educe
Verb

educe (educes, present participle educing; past and past participle educed)

  1. (transitive, now, rare) To direct the course of (a flow, journey etc.); to lead in a particular direction. [from 15th c.]
  2. (transitive) To infer or deduce (a result, theory etc.) from existing data or premises. [from 16th c.]
  3. (transitive) To draw out or bring forth from some basic or potential state; to elicit, to develop. [from 17th c.]
    • 1790, Mary Wollstonecraft, A Vindication of the Rights of Men:
      The justice of God may be vindicated by a belief in a future state; but, only by believing that evil is educing good for the individual, and not for an imaginary whole.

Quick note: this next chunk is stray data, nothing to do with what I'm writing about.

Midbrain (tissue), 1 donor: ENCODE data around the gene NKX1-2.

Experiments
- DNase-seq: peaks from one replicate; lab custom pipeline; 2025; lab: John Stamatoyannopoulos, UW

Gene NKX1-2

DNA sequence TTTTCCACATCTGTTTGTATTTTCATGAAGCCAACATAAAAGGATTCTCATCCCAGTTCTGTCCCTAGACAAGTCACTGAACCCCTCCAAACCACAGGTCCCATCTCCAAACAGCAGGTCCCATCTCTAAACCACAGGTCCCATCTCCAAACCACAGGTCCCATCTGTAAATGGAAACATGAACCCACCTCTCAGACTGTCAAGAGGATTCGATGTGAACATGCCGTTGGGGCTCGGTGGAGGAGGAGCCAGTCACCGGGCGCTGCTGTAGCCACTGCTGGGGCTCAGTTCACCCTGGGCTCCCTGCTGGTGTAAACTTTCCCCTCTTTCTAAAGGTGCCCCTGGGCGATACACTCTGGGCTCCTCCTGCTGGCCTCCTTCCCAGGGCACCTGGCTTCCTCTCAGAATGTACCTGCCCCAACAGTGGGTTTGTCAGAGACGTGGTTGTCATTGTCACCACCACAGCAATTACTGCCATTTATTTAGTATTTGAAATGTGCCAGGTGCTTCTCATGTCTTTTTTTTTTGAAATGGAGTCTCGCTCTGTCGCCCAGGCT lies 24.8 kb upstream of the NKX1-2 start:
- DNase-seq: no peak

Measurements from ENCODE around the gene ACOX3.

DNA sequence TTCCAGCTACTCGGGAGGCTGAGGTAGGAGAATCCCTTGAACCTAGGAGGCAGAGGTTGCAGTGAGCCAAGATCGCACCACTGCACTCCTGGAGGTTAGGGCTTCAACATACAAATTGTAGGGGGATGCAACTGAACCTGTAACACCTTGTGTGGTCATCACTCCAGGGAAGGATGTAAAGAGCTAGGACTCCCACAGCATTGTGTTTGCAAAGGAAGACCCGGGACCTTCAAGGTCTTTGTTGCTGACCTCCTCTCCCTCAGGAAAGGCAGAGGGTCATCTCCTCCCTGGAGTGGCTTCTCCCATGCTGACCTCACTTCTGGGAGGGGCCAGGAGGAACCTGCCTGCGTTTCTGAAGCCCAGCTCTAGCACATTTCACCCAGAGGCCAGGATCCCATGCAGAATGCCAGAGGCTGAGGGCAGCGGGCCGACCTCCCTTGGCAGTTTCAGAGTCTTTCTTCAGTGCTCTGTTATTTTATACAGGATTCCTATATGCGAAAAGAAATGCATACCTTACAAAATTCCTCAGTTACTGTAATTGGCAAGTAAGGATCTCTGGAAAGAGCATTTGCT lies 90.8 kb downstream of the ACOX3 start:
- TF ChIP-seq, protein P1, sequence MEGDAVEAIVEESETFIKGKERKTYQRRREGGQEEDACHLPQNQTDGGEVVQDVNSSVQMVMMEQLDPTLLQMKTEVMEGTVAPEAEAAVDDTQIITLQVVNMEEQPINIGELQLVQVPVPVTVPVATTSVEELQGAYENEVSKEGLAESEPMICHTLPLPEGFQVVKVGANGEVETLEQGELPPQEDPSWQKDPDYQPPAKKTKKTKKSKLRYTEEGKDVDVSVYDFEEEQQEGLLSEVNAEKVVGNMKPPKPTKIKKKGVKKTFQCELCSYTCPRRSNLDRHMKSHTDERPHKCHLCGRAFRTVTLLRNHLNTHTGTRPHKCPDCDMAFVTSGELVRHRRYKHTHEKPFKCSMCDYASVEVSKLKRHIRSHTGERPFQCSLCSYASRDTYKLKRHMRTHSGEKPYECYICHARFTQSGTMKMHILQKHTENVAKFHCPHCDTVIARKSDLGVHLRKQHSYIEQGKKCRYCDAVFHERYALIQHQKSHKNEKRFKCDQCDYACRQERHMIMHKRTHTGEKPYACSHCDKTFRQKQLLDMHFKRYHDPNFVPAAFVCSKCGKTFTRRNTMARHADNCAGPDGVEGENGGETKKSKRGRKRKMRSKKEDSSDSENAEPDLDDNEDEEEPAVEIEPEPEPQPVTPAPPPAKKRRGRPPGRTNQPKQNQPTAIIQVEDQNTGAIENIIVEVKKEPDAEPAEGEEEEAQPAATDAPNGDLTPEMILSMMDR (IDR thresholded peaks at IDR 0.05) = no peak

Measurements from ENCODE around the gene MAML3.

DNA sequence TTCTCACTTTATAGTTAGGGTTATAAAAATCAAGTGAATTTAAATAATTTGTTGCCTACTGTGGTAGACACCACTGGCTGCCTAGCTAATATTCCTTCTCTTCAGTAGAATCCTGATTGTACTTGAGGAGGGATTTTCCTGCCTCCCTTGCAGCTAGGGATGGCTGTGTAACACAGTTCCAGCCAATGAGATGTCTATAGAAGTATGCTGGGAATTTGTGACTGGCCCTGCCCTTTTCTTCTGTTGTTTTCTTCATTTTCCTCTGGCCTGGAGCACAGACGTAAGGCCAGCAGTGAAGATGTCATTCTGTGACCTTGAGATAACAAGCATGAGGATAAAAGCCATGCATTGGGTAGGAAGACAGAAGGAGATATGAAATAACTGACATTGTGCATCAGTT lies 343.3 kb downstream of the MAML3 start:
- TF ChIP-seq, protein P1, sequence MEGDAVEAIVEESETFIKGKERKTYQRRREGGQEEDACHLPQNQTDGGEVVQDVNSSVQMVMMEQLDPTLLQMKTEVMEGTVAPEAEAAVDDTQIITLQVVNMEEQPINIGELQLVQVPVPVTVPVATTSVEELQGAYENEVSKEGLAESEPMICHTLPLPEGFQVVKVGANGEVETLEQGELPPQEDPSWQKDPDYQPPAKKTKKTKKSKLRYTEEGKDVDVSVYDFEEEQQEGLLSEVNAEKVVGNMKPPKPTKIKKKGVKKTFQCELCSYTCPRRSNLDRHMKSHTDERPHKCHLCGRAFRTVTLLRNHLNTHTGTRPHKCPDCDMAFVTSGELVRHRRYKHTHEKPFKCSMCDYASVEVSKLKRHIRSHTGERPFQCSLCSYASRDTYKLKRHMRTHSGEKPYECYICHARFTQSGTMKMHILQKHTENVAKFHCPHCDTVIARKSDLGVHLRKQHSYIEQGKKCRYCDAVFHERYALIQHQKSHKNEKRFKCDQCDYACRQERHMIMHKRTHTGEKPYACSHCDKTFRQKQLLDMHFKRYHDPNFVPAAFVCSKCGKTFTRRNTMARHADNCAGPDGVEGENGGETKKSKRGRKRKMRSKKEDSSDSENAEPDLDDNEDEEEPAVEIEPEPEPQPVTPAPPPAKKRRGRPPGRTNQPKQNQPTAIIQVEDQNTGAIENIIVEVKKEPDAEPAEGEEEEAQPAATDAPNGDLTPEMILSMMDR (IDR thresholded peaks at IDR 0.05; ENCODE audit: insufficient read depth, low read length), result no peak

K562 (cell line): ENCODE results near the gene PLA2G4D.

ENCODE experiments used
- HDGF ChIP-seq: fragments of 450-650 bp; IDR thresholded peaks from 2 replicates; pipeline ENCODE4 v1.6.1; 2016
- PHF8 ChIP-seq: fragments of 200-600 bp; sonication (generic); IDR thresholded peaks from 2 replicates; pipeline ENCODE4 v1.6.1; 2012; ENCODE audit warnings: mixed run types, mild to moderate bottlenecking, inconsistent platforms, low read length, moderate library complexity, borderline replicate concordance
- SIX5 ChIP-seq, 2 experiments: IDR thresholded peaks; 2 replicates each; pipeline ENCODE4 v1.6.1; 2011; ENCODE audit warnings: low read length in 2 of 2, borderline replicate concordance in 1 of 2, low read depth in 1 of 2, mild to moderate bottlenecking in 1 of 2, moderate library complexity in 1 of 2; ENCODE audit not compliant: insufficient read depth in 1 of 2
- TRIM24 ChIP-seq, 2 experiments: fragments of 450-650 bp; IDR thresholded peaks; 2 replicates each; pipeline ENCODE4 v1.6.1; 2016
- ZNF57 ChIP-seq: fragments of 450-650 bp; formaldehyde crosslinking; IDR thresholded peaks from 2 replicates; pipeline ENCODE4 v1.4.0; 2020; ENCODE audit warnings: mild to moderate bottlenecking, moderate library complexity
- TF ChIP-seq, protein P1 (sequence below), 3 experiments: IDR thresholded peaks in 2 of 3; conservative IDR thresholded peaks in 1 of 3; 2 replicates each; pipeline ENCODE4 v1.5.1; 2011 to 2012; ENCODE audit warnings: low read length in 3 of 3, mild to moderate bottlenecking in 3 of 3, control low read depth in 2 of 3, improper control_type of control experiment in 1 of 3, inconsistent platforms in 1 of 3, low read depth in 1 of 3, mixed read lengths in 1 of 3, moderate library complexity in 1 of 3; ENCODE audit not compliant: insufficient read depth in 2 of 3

4. (transitive, chemistry) To isolate (a substance) from a compound; to extract. [from 17th c.]
  5. (transitive) To cause or generate; to bring about. [from 19th c.]
Translations
  • Spanish: educir
Translations
  • Spanish: educir
Noun

educe

  1. An inference.



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